What a treasure we have in Errol Morris. This year he already gave us Tabloid, a tremendously entertaining documentary that presents a wild, lurid story and uses it to sift for, if not factual truth, at least the perception of truth from a specific perspective. Truth and perspective have been two of the driving forces for Morris’ entire career as a documentarian, with both explored in detail through essays the filmmaker writes on a semi-regular basis for the New York Times.
The latest film from Morris is a six-minute short made for the New York Times. The Umbrella Man is a short interview with Josiah Thompson, a Kierkegaard scholar who also wrote Six Seconds in Dallas, the key book that argues for a three-gunman explanation for the assassination of President John F. Kennedy.
But this isn’t some conspiracy theory story. Quite the opposite, in fact. It is, as Thompson says, a cautionary tale, about the dangers of looking for evil where it might not exist. Read More »
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Back in April of 2009 acclaimed documentarian Errol Morris announced his intent to make his second non-doc feature. The film was being written by Stranger Than Fiction scripter Zach Helm, based on two sources: Robert F. Nelson’s memoir We Froze the First Man and a This American Life segment called ‘You’re Cold As Ice,’ which jointly follow the story of Robert Nelson, a TV repairman who developed his own cryogenic preservation technology in the mid-’60s.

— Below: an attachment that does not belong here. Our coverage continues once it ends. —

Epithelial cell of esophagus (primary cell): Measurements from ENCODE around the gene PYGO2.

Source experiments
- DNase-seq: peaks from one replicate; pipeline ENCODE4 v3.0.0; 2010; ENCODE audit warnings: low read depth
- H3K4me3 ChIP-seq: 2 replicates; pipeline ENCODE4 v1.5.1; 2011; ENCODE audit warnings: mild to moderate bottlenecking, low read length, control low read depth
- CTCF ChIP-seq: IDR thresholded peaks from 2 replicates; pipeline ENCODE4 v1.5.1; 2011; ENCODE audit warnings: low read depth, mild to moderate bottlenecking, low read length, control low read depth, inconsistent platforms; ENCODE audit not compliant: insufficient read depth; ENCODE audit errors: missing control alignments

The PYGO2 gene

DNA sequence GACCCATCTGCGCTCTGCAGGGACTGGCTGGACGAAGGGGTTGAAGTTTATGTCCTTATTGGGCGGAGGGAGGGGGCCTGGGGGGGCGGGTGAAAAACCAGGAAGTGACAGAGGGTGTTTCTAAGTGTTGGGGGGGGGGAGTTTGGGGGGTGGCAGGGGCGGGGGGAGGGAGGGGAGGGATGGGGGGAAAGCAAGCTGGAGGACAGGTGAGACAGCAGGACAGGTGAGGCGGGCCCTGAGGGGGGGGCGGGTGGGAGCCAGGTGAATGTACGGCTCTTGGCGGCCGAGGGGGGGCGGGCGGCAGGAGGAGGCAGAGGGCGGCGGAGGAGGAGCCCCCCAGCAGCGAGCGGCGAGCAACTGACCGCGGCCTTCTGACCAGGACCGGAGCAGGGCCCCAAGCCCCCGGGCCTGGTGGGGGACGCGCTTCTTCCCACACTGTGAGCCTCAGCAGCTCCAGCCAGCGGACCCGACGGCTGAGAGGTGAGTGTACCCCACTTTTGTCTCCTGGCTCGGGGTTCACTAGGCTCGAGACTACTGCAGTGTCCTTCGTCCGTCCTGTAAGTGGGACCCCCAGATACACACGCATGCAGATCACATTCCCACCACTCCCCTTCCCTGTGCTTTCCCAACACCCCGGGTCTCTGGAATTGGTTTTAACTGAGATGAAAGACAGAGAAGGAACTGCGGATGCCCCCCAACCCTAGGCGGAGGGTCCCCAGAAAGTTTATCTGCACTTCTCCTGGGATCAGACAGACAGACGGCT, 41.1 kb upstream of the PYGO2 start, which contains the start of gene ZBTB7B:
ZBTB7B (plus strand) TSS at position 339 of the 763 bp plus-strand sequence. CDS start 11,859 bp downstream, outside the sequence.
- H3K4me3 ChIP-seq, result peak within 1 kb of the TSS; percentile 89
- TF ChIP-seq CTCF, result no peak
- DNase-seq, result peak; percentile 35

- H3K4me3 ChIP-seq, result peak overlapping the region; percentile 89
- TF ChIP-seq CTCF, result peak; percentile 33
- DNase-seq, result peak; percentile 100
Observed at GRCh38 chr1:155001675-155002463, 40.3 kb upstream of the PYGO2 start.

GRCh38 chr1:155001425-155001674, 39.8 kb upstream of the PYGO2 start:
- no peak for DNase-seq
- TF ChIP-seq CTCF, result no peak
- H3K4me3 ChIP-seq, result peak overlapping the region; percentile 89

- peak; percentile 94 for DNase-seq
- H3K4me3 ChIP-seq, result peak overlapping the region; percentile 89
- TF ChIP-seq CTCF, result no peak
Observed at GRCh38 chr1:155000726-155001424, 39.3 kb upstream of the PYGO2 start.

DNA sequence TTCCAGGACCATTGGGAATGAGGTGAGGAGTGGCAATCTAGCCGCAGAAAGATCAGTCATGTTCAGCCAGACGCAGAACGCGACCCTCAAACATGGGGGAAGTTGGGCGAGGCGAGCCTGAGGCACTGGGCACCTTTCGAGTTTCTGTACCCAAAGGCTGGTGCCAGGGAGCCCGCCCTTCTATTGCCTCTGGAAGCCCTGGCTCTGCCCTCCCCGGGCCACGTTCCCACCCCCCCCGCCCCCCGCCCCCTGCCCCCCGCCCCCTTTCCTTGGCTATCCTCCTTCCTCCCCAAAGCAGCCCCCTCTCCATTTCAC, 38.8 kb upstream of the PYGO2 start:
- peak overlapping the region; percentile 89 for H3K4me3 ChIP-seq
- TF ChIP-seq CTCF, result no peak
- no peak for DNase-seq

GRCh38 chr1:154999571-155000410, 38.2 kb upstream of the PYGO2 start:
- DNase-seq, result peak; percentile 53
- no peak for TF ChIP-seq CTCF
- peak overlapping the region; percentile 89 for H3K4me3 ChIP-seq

We haven’t heard much about the film in some time, but it isn’t dead. (Resist the puns. Resist the puns.) Now, while promoting his recent documentary Tabloid, Errol Morris has revealed that Paul Rudd will play Bob Nelson. Read More »
This is one of the best trailers I’ve seen so far this year. The Errol Morris documentary Tabloid chronicles a very strange subject: Joyce McKinney, who became a tabloid fixture in the UK in 1977 when accused of kidnapping and raping a Mormon missionary named Kirk Anderson. It was called ‘The Case of the Manacled Mormon,’ and now famed documentarian Errol Morris explores the story in his own polished style.
Tabloid appeared at Telluride and TIFF last year and SXSW this year, and Sundance Selects will release it in July. The trailer gives out an incredible amount of information in a very entertaining and, yes, tabloid manner. Check it out after the break. Read More »
A couple weeks ago, the Toronto International Film Festival announced their line-up of Galas and Special Presentations (aka the major films premiering at the festival). The list of films included Robert Redford‘s The Conspirator; George Hickenlooper‘s Casino Jack, The Bang Bang Club, starring Ryan Phillippe, Barney’s Version, starring Paul Giamatti, Darren Aronofsky‘s Black Swan, Ben Affleck‘s The Town, Alejandro Gonzalez Innarittu‘s Biutiful, Sylvain Chomet‘s The Illusionist, Kim Jee-woon‘s I Saw the Devil and Michael Winterbottom‘s The Trip.